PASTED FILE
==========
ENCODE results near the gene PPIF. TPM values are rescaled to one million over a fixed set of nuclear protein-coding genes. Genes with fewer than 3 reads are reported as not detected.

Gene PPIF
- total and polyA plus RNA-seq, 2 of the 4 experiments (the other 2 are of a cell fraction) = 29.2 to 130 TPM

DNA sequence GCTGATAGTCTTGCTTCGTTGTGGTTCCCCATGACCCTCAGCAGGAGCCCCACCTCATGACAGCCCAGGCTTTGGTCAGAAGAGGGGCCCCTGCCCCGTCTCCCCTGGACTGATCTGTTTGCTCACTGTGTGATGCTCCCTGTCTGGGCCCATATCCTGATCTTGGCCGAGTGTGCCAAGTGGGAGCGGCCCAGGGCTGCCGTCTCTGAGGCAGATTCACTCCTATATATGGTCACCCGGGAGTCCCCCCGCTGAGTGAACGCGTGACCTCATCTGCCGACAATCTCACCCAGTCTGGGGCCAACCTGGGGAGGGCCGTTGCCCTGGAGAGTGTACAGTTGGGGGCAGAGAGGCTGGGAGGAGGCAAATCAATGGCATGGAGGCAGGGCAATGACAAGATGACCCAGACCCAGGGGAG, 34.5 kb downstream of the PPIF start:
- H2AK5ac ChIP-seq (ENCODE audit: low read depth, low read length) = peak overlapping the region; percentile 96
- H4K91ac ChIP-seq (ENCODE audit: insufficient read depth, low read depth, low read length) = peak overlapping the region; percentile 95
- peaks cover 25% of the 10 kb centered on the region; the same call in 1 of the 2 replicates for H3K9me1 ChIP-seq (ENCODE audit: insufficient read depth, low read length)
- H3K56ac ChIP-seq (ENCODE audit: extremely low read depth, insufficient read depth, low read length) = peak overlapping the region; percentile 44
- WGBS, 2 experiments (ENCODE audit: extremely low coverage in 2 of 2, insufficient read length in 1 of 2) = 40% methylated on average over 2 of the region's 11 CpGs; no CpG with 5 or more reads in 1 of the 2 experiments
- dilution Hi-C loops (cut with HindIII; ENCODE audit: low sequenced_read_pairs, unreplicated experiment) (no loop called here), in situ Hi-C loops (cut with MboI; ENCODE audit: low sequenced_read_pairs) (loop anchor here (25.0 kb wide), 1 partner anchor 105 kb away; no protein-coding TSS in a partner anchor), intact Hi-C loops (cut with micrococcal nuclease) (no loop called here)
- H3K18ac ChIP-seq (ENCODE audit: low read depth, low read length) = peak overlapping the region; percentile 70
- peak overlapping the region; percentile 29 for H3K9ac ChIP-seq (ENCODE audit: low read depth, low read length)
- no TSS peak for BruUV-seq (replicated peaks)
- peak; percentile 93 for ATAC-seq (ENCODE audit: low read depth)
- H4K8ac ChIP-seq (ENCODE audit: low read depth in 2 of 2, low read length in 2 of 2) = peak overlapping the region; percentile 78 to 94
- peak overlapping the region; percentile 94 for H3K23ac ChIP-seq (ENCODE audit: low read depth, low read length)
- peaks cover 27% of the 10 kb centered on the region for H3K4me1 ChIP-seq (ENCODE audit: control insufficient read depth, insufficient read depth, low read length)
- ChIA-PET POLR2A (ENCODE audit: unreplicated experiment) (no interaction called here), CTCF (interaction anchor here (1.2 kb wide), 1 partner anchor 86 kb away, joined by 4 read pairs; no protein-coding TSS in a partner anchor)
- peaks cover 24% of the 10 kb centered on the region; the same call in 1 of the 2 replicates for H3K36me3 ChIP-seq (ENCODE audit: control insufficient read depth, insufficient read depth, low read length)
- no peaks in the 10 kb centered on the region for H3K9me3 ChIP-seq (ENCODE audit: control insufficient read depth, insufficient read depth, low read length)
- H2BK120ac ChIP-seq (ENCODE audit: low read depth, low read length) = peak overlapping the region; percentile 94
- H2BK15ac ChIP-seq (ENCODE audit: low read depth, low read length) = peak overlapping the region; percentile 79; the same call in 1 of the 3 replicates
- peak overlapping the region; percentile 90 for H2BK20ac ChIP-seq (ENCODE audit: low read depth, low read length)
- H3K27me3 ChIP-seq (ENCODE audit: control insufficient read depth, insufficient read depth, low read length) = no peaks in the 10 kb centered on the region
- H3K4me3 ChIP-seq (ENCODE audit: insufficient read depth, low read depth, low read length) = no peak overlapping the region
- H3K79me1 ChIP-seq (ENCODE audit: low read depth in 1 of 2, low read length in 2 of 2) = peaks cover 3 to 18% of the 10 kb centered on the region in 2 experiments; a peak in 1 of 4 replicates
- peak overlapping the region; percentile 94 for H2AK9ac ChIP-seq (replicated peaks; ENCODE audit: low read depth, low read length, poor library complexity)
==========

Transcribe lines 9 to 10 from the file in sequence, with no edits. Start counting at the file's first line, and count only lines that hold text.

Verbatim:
- WGBS, 2 experiments (ENCODE audit: extremely low coverage in 2 of 2, insufficient read length in 1 of 2) = 40% methylated on average over 2 of the region's 11 CpGs; no CpG with 5 or more reads in 1 of the 2 experiments
- dilution Hi-C loops (cut with HindIII; ENCODE audit: low sequenced_read_pairs, unreplicated experiment) (no loop called here), in situ Hi-C loops (cut with MboI; ENCODE audit: low sequenced_read_pairs) (loop anchor here (25.0 kb wide), 1 partner anchor 105 kb away; no protein-coding TSS in a partner anchor), intact Hi-C loops (cut with micrococcal nuclease) (no loop called here)